A photo essay starting at the end and evolving backwards.

Clusters of berries that have been partially eaten, perhaps by birds that will spread the seeds to new areas:

Partially eaten jack-in-the-pulpit berries, with white spots where the berries were.

Beautiful ripe berries:

Ripe jack-in-the-pulpit berries.

Because there are berries, these two plants were female.

Mostly green berries that are just starting to turn red.

But get this: next year, both of these same plants will probably be male! Jack-in-the-pulpits change sex depending on how much energy they have stored. Producing berries takes a lot of energy, so usually the next year they’re male.

Dark green jack-in-the-pulpit berries.

Family photo of four blooming jacks under their tall, umbrella-like leaves. I assume the two plants on the right are male, though I didn’t know to check while they were blooming. Next year I will look more closely!

Four jack-in-the-pulpits under their tall leaves.

Stretching their leaves open:

Two jack-in-the-pulpit plants with their leaves still unfurling.

Unfurling:

Three jack-in-the-pulpit plants that are just beginning to open.

Just getting started:

Two short pointed shoots coming out of the ground.

About this flower

Right now, so many of the garden blooms are purple.

10-foot-wide section of a pollinator garden with purple coneflowers at top left, blazingstar at bottom left, bee balm in the center, and phlox at the right.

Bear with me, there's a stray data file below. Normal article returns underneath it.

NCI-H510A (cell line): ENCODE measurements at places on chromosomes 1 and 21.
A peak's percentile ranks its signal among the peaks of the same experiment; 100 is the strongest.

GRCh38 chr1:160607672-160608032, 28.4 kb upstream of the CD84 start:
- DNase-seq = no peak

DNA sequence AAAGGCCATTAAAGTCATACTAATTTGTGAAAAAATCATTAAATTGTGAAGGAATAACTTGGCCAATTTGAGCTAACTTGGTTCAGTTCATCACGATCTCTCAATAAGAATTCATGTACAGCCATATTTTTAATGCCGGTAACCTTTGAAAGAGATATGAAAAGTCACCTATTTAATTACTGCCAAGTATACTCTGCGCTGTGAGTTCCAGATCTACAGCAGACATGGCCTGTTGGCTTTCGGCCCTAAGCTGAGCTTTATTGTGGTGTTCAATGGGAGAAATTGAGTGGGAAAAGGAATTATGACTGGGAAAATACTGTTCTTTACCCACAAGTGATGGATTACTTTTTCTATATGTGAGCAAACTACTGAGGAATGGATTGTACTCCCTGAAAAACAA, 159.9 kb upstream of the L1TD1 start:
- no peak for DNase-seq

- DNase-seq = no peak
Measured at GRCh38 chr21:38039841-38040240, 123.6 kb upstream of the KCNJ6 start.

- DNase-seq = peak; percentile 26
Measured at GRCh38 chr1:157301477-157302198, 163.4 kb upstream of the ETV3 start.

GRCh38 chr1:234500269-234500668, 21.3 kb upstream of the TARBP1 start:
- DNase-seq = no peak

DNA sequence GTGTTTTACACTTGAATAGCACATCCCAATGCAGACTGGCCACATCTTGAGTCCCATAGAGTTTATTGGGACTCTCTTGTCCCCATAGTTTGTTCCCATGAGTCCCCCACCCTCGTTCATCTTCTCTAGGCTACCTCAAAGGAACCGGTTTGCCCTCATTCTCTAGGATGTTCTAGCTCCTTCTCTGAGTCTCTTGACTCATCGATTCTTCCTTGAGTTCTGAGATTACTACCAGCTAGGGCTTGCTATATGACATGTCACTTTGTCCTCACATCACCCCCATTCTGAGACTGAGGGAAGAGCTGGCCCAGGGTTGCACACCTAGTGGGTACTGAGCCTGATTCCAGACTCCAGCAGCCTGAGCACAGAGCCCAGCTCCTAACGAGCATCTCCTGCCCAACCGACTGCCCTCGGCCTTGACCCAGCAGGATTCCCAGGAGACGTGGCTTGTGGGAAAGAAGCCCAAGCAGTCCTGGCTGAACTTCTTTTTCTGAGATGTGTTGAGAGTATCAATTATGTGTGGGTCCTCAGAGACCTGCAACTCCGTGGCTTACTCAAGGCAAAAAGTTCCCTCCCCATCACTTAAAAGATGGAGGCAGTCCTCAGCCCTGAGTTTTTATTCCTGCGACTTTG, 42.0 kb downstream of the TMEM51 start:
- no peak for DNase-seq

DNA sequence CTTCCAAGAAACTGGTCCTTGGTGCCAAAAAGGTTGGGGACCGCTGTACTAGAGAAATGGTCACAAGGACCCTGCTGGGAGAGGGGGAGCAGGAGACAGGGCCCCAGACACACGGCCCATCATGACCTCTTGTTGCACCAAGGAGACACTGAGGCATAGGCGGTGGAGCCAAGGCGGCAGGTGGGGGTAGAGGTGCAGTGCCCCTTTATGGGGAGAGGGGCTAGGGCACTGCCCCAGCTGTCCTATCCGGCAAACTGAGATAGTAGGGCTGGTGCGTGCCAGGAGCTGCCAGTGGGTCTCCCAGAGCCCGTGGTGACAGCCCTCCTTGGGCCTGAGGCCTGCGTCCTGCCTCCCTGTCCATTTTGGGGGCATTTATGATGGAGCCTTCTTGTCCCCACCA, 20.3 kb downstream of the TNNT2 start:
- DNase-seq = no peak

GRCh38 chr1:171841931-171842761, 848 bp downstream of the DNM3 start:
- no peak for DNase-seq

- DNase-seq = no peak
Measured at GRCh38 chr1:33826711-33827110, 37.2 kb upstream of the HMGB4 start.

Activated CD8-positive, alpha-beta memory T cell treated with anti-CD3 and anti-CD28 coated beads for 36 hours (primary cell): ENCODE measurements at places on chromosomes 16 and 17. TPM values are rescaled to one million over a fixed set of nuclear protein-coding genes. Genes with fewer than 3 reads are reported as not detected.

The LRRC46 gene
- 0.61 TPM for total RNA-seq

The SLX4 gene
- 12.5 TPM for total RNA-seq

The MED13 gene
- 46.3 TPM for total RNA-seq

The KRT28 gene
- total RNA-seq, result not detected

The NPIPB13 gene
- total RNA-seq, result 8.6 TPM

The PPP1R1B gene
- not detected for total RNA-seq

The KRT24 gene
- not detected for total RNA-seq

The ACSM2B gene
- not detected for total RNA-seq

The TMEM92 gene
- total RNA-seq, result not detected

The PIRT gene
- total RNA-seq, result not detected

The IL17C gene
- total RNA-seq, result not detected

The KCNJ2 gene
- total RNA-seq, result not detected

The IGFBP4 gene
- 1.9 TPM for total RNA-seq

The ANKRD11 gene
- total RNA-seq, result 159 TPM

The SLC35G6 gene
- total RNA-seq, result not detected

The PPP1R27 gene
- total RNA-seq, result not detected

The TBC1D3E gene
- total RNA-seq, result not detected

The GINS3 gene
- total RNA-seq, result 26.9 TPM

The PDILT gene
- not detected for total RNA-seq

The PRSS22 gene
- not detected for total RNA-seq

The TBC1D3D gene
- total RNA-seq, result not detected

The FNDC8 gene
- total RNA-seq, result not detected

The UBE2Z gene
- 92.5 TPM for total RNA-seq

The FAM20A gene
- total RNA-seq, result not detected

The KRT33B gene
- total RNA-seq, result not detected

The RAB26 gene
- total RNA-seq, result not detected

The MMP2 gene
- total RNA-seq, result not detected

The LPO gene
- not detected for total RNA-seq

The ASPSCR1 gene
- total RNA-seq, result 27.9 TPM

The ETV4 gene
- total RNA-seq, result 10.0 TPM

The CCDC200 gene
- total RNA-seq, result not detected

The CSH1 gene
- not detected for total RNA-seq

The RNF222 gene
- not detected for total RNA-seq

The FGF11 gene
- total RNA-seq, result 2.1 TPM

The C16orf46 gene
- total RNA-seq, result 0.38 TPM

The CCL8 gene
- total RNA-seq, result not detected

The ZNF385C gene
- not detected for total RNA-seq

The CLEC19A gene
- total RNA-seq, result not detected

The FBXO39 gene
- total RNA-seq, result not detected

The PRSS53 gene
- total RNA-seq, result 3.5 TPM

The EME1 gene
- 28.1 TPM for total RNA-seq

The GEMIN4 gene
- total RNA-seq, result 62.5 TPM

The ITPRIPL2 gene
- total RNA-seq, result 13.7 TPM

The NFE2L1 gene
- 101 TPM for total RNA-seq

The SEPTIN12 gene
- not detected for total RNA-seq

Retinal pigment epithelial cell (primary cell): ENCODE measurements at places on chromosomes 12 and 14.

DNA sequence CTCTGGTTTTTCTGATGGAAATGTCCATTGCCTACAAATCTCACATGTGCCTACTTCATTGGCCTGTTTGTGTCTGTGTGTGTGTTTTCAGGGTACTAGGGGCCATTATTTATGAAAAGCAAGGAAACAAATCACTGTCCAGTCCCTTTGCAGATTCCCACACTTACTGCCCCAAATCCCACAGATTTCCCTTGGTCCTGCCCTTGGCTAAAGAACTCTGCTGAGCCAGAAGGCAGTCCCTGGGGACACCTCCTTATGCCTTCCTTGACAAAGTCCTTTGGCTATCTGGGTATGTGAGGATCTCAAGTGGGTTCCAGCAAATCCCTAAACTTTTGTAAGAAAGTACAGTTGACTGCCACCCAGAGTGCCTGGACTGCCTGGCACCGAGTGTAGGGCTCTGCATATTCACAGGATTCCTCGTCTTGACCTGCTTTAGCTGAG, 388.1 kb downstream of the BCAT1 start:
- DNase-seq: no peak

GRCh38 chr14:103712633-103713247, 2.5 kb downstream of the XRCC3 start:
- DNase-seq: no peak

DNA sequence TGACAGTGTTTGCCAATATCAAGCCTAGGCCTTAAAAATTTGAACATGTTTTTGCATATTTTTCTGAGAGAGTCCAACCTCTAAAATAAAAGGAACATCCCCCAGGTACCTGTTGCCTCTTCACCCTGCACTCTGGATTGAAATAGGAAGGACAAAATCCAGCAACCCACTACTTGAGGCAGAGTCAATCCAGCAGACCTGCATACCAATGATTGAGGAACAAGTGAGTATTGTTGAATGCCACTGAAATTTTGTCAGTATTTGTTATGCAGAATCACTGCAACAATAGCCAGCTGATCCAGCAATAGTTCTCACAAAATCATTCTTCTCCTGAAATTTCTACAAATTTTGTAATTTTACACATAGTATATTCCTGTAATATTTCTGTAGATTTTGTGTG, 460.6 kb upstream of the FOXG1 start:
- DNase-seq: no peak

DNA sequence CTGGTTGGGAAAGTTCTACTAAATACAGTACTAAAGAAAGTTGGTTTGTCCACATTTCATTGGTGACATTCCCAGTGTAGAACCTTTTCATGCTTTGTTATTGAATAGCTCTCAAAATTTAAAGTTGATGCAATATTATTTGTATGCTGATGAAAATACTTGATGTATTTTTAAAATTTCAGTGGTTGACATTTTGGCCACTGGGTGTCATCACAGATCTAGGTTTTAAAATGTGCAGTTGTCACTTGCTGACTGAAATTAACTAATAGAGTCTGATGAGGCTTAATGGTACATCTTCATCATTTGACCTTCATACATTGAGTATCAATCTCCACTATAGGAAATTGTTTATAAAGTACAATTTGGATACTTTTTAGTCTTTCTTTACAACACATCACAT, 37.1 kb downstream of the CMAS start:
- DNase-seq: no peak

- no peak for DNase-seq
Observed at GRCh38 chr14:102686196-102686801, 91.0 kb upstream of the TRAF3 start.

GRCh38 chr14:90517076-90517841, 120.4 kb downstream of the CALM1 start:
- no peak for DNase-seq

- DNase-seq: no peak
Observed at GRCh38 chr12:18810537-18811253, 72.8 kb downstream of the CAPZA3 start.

Allium:

Two purple globe-shaped flowers.

Bee balm:

Two dozen spiky light-purple flowers.

Blazingstar:

Five spikes with lots of purple flowers blooming at the tops.

Phlox:

Three clusters of dark pink flowers.

(I’m choosing not to include the invasive creeping bellflower, though it is purple.)

But is this joe-pye weed pink or purple?

Large cluster of small, spiky flowers. A bumblebee is on the right side.
 
Color is indeed subjective. I would say these flowers are pink, but they’re called purple coneflowers:

Two dozen pink flowers with large, cone-shaped centers.

I would definitely call this one purple, but its name is blue vervain:

Tall spikes, each with tiny purple flowers in a ring.

And this is purple giant hyssop, but it looks less and less purple every year:

Flower spike with tiny white flowers.

Milkweed is such an important plant. Its leaves are the only thing monarch caterpillars will eat, and its flowers attract all kinds of pollinators. So it’s exciting to see several kinds of milkweeds taking off in my yard this year.

The whorled milkweed is the big winner. For several years I couldn’t figure out why it wouldn’t grow, even though I bought six-packs of plugs in two different years. And then we put up a rabbit fence, which has made all the difference. There are so many individual plants now that I lose track when counting.

I could tell, right when it first started coming up, that there would be more this year — notice the old stems next to the new shoots.

Closeup of several small green plants next to three tall brown stems.

Now it seems like there are more and more whorled stems every day.

Dozens of plants with narrow leaves, in varying heights.

Poke milkweed is such a fun variety. This year it nearly quadrupled.

Three brown stems, each with multiple one-inch plants nearby.
Bright-green hairless plant with large leaves and many green bud clusters.

Swamp milkweed doubled…

Two old stems in the background, four short new shoots in front.